6 Restaurant Menu Engineering Tips for a Profitable Menu

By
Joanna Okedara
Table of Contents
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    There is far more to a menu than its visual and appetizing effects on customers. Restaurant menu engineering allows you to turn your menu into a money-bag. When done properly, menu engineering will streamline transactions, improve how customers view your restaurant business, and provide your bottom line a much-needed lift.

    Key Takeaway: Menu engineering will influence omnichannel customer experience and decision-making in addition to streamlining operations in the kitchen. Restaurant menu engineering requires a careful balancing act between placing the proper products on the menu at the right pricing points and being enticing enough to persuade people to order more via your online ordering platform.

    Once you have decided on the concept of the restaurant and who will be your targeted market, creating your menu is next. Your primary attention should be on developing an alluring menu design that will leave a lasting impression on your customers. 

    If you are looking for a way to improve your restaurant sales processes and profitability, then menu engineering is the solution for you. Let’s look at top six restaurant menu engineering tips to get you started.

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    Before we continue, let’s look at the components of restaurant menu engineering.

    4 Components of Restaurant Menu Engineering

    There are normally four components to restaurant menu engineering:

    1. Psychology - It's important to continually think about how your restaurant's food will be perceived by the customers. What feelings do they get after seeing the menu? Is the menu visually appealing enough to draw customers in and encourage them to order the high-profit items? When designing a restaurant menu, you must consider each of these.
    2. Managerial accounting - Restaurant menu engineering's main objective is to persuade clients to order the high-profit products. The restaurant's profits is directly impacted by how much it charges for its menu items, thus it must be done carefully.
    3. Marketing and strategy - Even if the server doesn't do much, the menu in a restaurant has the opportunity to upsell and sell items. Restaurant menu engineering includes important considerations for how you display and use the menu to promote your food.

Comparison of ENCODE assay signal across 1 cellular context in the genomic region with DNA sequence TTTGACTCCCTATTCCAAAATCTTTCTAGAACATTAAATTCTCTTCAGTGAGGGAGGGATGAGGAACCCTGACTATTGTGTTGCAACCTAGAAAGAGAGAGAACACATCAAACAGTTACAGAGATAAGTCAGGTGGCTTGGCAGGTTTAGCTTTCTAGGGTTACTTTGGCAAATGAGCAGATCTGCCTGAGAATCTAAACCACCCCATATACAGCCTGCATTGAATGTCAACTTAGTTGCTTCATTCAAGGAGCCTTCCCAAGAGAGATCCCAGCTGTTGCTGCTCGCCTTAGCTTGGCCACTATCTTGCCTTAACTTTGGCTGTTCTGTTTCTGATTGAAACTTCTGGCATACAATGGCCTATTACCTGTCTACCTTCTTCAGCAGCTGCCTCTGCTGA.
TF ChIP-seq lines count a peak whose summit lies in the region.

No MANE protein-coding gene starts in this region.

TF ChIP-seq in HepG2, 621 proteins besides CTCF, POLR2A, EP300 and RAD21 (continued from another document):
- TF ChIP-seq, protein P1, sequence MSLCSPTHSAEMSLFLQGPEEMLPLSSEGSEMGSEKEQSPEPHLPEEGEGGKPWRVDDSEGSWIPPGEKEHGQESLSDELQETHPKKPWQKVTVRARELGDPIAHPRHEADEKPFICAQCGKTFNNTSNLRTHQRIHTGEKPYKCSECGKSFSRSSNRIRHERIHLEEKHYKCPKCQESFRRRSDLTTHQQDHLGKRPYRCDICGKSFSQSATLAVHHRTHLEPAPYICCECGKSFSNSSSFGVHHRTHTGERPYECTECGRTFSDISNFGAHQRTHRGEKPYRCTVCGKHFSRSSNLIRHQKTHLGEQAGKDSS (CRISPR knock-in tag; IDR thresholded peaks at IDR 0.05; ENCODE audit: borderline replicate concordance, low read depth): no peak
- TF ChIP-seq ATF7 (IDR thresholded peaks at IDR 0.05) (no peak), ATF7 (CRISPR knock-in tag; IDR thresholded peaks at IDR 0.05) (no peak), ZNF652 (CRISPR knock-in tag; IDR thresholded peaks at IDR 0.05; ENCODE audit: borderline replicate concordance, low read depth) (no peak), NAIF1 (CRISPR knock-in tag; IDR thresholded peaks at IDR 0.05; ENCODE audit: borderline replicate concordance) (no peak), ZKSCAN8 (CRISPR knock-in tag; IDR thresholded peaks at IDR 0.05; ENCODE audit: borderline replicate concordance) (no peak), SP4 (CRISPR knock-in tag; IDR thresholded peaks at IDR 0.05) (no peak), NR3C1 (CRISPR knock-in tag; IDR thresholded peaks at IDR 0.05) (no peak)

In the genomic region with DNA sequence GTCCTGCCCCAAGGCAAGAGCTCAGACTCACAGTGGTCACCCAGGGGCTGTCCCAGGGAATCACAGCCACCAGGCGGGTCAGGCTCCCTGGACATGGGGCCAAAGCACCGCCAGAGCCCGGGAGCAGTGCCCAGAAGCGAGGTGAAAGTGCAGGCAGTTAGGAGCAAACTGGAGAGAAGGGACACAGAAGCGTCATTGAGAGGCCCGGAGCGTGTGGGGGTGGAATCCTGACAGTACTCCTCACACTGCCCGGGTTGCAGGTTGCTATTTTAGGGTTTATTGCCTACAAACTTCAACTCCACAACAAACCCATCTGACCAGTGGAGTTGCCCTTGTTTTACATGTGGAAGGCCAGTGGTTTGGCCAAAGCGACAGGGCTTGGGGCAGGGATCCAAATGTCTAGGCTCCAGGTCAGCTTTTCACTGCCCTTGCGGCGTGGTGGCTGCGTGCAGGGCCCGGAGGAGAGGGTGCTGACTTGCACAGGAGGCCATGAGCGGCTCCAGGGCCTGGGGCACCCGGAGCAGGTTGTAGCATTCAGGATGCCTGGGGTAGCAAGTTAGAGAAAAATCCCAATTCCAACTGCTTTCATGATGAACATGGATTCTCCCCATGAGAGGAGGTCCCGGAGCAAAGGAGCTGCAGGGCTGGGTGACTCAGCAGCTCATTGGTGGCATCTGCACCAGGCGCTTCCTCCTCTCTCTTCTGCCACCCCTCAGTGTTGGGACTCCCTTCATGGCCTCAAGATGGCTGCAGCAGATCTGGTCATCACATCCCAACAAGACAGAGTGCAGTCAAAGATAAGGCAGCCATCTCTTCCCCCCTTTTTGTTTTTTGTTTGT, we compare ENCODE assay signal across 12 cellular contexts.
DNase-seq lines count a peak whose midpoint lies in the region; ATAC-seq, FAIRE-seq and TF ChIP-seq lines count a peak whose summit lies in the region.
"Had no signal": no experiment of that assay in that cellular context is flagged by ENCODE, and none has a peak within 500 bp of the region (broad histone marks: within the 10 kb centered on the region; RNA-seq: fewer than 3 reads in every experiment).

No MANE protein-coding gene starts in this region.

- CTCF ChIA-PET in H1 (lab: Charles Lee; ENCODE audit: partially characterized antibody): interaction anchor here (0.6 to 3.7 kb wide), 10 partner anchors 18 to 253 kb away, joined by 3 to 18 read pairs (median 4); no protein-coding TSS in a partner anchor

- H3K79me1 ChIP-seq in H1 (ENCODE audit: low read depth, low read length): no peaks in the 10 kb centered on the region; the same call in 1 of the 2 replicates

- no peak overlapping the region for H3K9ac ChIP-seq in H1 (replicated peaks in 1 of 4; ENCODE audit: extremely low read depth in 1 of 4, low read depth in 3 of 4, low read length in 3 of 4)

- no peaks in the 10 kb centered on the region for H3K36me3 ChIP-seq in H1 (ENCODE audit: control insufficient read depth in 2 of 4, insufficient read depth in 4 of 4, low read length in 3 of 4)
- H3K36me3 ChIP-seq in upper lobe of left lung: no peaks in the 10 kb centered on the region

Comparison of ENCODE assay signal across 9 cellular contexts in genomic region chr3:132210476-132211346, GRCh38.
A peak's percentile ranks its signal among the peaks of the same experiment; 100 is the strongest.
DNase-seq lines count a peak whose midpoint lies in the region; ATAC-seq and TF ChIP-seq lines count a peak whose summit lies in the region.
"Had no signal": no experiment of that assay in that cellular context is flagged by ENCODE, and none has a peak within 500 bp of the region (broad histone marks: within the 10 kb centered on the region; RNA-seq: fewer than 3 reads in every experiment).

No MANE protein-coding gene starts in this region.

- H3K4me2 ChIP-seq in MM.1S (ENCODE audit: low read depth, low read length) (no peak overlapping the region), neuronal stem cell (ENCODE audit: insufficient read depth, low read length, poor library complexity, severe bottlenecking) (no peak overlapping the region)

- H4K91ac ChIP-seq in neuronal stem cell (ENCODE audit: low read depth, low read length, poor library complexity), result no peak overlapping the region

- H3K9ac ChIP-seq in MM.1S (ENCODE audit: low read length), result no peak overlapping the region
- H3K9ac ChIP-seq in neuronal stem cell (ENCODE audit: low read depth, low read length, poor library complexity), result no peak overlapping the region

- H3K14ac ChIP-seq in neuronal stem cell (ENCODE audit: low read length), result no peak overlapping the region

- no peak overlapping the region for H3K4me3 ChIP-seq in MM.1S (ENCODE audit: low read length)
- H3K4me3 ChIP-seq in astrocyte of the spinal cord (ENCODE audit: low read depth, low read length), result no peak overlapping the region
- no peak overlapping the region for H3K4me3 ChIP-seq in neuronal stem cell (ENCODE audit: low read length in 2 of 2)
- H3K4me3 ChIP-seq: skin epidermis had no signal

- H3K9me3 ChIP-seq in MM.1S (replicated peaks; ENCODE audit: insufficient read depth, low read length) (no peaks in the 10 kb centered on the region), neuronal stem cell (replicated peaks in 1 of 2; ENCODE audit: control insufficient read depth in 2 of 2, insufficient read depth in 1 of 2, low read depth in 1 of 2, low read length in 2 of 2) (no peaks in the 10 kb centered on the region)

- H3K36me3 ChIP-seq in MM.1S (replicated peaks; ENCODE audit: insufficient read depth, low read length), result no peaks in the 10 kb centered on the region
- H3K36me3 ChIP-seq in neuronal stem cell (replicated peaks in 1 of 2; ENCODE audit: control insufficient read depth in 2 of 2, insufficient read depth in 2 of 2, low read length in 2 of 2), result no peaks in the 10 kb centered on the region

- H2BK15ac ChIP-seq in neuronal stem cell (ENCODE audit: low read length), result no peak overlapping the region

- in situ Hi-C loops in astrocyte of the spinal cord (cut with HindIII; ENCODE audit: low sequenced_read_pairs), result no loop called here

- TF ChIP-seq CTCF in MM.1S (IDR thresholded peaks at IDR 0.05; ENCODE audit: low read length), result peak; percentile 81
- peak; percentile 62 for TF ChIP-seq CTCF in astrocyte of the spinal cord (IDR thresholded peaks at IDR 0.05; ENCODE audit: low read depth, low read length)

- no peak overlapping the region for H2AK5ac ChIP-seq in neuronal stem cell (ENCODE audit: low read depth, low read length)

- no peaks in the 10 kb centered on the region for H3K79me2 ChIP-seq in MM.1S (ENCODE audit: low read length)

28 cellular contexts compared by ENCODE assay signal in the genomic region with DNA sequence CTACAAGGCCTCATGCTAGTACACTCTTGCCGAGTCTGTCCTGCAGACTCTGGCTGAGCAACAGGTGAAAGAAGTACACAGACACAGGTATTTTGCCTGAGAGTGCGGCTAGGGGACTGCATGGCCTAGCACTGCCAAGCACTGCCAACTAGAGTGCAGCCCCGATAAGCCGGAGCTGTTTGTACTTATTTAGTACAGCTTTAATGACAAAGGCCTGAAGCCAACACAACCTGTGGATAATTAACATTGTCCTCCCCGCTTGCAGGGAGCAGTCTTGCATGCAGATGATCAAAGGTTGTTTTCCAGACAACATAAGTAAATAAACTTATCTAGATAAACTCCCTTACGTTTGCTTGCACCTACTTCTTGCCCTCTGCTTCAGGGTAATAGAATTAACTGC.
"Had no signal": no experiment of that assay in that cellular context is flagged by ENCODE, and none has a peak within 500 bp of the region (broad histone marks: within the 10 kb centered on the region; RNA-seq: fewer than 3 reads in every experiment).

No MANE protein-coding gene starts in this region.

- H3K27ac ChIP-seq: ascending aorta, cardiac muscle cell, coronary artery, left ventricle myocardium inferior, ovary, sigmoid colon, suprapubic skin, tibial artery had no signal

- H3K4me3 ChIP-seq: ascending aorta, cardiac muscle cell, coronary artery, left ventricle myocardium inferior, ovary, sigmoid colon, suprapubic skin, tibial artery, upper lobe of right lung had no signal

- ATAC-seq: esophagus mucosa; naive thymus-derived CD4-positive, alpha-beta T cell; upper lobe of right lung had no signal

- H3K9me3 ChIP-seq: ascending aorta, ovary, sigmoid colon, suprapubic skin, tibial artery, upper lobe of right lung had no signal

4. Graphic design - Your restaurant's menu's layout, appearance, and design all have a significant impact on how your customers see you.

    By integrating fundamental design principles and the components of menu engineering with a few key understandings of customer psychology, you can produce these results:

    • Clarify the idea behind your business
    • Optimize the customer experience
    • Drive customer decision by enhancing brand image 
    • Boost profits by stimulating appetite
    • Increase your efficiency
    • Reduce the restaurant's food expenses
    • Cut back on food waste

    Top 6 Restaurant Menu Engineering Tips

    You should keep the following fantastic restaurant menu engineering advice in mind when you create your menu.

    1. Decide on a Central Idea and Emphasize it on the Menu

    The menu captures the essence of what you want to offer as a restaurant.

    Consider your restaurant's original concept first, and then ask yourself, "What value do I want to provide to my customers?" “What is my unique selling proposition?” For example, it might read "a tasty and unique local experience," "quick and simple meals," "vegan foods from locally produced wholesale produce," and so on.

    Find a way to incorporate the answer you've discovered into your menu when you've found it. Make sure it accurately reflects and communicates your business goals, whether it is physical or digital. Consider adopting a clean one-page layout with the golden triangle if your idea is focused on speedy delivery and simple meals.

    1. Keep the Traditional Favorites in Mind

    The traditional and time-tested favorites must be kept while creating the restaurant menu. Even though it is acceptable to desire your menu to be interesting and modern. To guarantee a consistent stream of orders, it is always advised to have a few tried-and-true, very profitable menu items. 

    Consider a burger and fries as an example. They can be served plain or with anything added to them, such as a Peri Peri burger with pepper jack cheese. In either case, it will remain on your menu for a long time.

    1. Try to Stick With a Restaurant Menu with Affordable Food Prices

    During the menu engineering process, keeping your food costs low should be a top emphasis. The price of food is now the actual cost of producing the dishes on your restaurant's menu. A meal that costs a lot to make will cost a lot to eat. 

    For instance, your meal will be expensive if it features truffles, salmon, or caviar. This does not, however, imply that the food you serve should be the cheapest because maintaining a standard of quality is also crucial. To have a respectable profit margin, you must strike a balance between your food costs.